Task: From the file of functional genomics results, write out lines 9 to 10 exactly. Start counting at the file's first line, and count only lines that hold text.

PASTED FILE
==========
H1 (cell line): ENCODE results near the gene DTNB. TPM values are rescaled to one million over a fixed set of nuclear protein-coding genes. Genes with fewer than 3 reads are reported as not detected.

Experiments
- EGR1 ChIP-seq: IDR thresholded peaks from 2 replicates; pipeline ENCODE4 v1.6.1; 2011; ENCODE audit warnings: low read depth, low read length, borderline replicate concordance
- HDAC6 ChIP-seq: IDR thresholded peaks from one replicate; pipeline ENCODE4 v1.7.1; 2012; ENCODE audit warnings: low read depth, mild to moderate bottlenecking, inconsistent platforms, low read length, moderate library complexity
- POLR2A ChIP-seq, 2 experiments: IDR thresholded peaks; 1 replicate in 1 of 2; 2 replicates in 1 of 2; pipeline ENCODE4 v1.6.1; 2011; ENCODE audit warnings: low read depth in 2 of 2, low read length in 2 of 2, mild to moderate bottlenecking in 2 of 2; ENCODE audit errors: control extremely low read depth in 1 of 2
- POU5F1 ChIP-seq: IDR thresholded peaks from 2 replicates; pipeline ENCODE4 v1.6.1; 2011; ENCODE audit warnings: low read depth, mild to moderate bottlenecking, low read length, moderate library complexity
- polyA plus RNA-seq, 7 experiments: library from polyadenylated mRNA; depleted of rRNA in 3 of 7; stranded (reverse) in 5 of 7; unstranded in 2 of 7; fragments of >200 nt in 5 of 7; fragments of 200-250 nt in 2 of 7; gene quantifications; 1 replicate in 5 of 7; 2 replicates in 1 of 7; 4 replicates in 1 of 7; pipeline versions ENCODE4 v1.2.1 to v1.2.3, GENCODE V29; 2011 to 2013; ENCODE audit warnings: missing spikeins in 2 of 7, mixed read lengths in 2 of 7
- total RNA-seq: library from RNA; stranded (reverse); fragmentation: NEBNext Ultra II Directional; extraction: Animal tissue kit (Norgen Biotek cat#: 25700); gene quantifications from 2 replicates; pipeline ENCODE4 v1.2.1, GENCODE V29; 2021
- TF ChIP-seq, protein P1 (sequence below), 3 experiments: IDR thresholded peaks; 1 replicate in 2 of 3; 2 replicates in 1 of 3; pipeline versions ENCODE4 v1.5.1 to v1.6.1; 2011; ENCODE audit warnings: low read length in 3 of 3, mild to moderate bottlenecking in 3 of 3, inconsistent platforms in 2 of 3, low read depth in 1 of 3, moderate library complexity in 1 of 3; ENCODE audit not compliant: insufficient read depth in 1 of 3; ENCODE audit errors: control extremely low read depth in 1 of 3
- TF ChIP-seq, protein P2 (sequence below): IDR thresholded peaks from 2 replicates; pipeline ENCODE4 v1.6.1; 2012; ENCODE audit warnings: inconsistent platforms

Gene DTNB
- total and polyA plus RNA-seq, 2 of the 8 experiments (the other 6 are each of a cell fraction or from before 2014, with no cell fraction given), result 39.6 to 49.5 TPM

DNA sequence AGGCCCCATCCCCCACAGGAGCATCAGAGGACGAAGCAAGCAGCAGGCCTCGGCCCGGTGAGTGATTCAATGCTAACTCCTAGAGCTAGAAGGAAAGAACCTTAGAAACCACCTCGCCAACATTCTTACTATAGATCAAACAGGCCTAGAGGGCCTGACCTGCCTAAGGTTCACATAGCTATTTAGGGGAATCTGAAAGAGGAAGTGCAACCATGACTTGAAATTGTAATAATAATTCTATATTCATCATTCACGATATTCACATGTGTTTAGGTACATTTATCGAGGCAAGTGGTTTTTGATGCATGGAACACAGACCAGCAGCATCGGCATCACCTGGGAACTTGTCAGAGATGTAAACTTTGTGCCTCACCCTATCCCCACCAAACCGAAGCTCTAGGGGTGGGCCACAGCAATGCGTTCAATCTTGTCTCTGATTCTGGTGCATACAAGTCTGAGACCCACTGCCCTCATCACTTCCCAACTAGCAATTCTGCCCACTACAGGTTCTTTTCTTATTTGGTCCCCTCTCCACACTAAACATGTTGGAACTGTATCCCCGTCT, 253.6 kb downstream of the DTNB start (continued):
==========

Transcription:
- TF ChIP-seq, protein P1 (sequence below), 3 experiments: IDR thresholded peaks; 1 replicate in 2 of 3; 2 replicates in 1 of 3; pipeline versions ENCODE4 v1.5.1 to v1.6.1; 2011; ENCODE audit warnings: low read length in 3 of 3, mild to moderate bottlenecking in 3 of 3, inconsistent platforms in 2 of 3, low read depth in 1 of 3, moderate library complexity in 1 of 3; ENCODE audit not compliant: insufficient read depth in 1 of 3; ENCODE audit errors: control extremely low read depth in 1 of 3
- TF ChIP-seq, protein P2 (sequence below): IDR thresholded peaks from 2 replicates; pipeline ENCODE4 v1.6.1; 2012; ENCODE audit warnings: inconsistent platforms